Dr Paulsen's reason (see his able review of my 'Philosophy of History' in the ‘Zeitschrift für Völkerpsychologie,' Bd. 8, Hft. 4) for maintaining the consistency of Comte's alleged law with theism, is that theism is a form of belief, but not a kind of knowledge. There is here involved a twofold oversight: for, first, Comte's law is not a law of states of knowledge but of states of belief; and, second, the assertion that theism is belief but not knowledge is unproved, and stands in great need of proof.

The inadequacy and self-contradictions of the so-called law of three states will be found clearly pointed out in Shield's Philosophia Ultima, vol. i., pt. ii., ch. ii., pp. 287-314; and in Caird's Social Philosophy of Comte.'

Note XXII., page 209.


There is an excellent account of the Comtist religion, and much interesting information as to its history, in the essay “Positivism” in Principal Tulloch's 'Modern Theories in Philosophy and Religion.'

As to the French orthodox positivists, M. Ribot remarks,—“Many of them are animated with a truly religious faith, and I have heard them speak with an enthusiasm worthy of the brightest epoch of the middle age.” They can hardly surpass in zeal and unction some of their English brethren. The ‘Sermons' of Mr Congreve, and the articles of Mr Harrison on the religious aspects of positivism, show pulpit qualifications of a very high order, and especially a fervour which reminds one sometimes of Jeremy Taylor, and sometimes of Samuel Rutherford.

Dr M'Cosh’s ‘Positivism and Christianity' is less rhetorical but more reasonable. Mr C. Staniland Wake, in ‘The Evolution of Morality,' vol. ii. ch. viii., takes, perhaps, somewhat too favourable a view of the “Religion of Humanity.” He recognises, however, the defects in Comte's conception of the Grand-Être, and justly insists that the merits which it possesses are ethical rather than religious.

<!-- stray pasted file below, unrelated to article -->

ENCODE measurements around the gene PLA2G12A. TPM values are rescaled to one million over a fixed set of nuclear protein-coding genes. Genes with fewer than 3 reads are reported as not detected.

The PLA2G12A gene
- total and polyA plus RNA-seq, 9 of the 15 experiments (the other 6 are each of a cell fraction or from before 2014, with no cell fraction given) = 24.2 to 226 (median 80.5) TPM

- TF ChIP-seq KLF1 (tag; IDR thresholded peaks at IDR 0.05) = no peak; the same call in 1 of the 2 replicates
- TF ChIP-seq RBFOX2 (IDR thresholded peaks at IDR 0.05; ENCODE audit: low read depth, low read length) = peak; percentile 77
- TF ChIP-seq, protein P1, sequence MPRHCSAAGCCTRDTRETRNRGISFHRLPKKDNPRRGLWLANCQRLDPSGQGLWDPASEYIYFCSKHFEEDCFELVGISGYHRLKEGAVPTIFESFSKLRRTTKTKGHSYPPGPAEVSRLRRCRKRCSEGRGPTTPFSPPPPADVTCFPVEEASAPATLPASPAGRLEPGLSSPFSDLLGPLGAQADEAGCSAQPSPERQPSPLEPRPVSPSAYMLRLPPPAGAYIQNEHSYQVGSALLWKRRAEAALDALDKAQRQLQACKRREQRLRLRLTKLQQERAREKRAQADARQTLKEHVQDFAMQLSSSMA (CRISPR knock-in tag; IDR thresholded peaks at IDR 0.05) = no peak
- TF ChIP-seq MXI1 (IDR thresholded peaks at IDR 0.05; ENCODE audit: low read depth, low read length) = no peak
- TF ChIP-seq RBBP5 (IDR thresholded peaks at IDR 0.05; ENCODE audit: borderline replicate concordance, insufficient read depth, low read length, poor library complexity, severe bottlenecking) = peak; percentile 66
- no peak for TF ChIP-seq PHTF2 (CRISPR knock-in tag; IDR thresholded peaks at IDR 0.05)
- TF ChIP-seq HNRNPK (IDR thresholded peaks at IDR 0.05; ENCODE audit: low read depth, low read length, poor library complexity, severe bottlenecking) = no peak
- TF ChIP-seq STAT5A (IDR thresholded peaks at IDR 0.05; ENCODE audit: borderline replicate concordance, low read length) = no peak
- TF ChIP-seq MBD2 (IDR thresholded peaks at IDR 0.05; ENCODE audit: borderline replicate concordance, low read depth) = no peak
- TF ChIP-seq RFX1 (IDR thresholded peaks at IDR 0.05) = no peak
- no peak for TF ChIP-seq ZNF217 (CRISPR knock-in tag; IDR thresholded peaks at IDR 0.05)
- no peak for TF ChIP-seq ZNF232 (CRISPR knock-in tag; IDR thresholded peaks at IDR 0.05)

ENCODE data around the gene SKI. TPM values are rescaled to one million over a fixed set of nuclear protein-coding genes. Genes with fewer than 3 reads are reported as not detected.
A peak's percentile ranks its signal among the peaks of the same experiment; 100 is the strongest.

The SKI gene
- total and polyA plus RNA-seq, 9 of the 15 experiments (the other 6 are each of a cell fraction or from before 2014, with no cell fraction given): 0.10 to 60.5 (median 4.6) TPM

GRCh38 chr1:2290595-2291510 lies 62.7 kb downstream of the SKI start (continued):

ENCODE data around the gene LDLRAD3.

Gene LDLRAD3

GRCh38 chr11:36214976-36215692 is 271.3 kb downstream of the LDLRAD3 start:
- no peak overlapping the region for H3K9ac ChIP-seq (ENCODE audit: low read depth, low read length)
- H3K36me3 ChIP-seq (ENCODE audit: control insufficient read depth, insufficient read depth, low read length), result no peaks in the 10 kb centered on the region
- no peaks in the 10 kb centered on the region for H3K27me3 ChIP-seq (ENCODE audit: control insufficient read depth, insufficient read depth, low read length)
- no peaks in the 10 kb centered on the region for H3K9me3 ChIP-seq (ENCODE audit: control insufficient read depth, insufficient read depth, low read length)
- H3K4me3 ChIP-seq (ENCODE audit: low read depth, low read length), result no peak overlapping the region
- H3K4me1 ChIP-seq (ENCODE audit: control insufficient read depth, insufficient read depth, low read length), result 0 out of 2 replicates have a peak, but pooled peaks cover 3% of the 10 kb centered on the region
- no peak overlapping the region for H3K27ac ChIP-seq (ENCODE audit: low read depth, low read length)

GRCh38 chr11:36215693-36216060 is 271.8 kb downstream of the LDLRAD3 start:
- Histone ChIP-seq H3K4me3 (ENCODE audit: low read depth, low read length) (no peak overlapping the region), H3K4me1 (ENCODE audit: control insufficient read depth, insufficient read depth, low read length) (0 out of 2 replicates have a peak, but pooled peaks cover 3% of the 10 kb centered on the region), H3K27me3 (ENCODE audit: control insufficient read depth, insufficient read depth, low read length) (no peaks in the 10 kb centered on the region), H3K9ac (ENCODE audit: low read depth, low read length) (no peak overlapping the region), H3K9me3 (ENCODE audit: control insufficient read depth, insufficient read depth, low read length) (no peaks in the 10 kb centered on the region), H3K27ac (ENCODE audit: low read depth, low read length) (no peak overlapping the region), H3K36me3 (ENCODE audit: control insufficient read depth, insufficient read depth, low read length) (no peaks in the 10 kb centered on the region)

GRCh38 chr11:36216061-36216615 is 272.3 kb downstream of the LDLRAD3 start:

NOTE XXIII., page 232.


Jeremy Bentham, James Mill, Thomas Paine, Robert Taylor, Richard Carlile, and Robert Owen, may be described as those who directly prepared the way for the secularist movement. Bentham and Mill did so by the manner in which they inculcated utilitarianism and political reform, not by the explicit avowal of their atheistical opinions. As to their attitude towards religion, see Professor Bain's remarks in ‘Mind,' vol. ii. p. 527, and J. S. Mill's Autobiography, pp. 38-44, 69, 70. The attacks of Paine, Taylor, and Carlile on Christianity were animated by a spirit which could not stop short of bitter antagonism to all religion. There is a memoir of Paine by Cheetham (1809), and another by Rickman (1815); an account of Taylor in Iconoclast, and Watts' 'Half-Hours with the Freethinkers;' and a notice of Carlile, by Holyoake (1853). Paine and Taylor professed to be deists; the latest creed of Carlile was a kind of naturalism presented in a strange semi-scriptural phraseology. Paine's views must be sought for in his Theological Works; Taylor's in the 'Devil's Pulpit'and ‘Diegesis ;' and Carlile's in the volumes of the Republican,' Lion,''Christian Warrior, &c. The influence of the benevolent utopianist, Robert Owen, was decidedly secularist and anti-religious. He identified God with nature, or at least with “the mysterious power in nature which permeates every particle of the elements which compose the universe." A list of his principal works will be found in Mr Holyoake's notice of his “Life and Last Days' (1859).